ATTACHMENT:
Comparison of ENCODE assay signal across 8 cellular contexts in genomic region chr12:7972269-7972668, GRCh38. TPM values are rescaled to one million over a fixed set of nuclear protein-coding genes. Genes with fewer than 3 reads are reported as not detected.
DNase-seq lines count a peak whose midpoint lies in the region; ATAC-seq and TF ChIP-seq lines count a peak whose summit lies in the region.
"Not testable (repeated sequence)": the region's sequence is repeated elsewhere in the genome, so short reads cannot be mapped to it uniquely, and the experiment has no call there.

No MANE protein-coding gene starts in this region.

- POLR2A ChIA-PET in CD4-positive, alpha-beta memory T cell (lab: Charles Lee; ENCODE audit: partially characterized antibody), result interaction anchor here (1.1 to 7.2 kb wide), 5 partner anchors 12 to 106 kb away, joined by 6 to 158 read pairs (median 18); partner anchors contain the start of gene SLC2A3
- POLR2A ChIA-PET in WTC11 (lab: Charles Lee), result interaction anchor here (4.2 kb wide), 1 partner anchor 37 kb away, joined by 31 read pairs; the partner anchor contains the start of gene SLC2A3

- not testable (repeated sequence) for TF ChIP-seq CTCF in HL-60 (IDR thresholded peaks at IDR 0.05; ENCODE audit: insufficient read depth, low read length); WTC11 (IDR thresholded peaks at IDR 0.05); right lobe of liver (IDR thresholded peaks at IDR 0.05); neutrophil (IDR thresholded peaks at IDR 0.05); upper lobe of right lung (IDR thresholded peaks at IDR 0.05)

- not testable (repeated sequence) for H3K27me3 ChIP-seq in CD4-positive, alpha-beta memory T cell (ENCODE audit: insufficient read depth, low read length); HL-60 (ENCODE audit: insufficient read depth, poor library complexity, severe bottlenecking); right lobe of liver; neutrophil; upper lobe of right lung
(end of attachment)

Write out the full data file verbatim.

Comparison of ENCODE assay signal across 8 cellular contexts in genomic region chr12:7972269-7972668, GRCh38. TPM values are rescaled to one million over a fixed set of nuclear protein-coding genes. Genes with fewer than 3 reads are reported as not detected.
DNase-seq lines count a peak whose midpoint lies in the region; ATAC-seq and TF ChIP-seq lines count a peak whose summit lies in the region.
"Not testable (repeated sequence)": the region's sequence is repeated elsewhere in the genome, so short reads cannot be mapped to it uniquely, and the experiment has no call there.

No MANE protein-coding gene starts in this region.

- POLR2A ChIA-PET in CD4-positive, alpha-beta memory T cell (lab: Charles Lee; ENCODE audit: partially characterized antibody), result interaction anchor here (1.1 to 7.2 kb wide), 5 partner anchors 12 to 106 kb away, joined by 6 to 158 read pairs (median 18); partner anchors contain the start of gene SLC2A3
- POLR2A ChIA-PET in WTC11 (lab: Charles Lee), result interaction anchor here (4.2 kb wide), 1 partner anchor 37 kb away, joined by 31 read pairs; the partner anchor contains the start of gene SLC2A3

- not testable (repeated sequence) for TF ChIP-seq CTCF in HL-60 (IDR thresholded peaks at IDR 0.05; ENCODE audit: insufficient read depth, low read length); WTC11 (IDR thresholded peaks at IDR 0.05); right lobe of liver (IDR thresholded peaks at IDR 0.05); neutrophil (IDR thresholded peaks at IDR 0.05); upper lobe of right lung (IDR thresholded peaks at IDR 0.05)

- not testable (repeated sequence) for H3K27me3 ChIP-seq in CD4-positive, alpha-beta memory T cell (ENCODE audit: insufficient read depth, low read length); HL-60 (ENCODE audit: insufficient read depth, poor library complexity, severe bottlenecking); right lobe of liver; neutrophil; upper lobe of right lung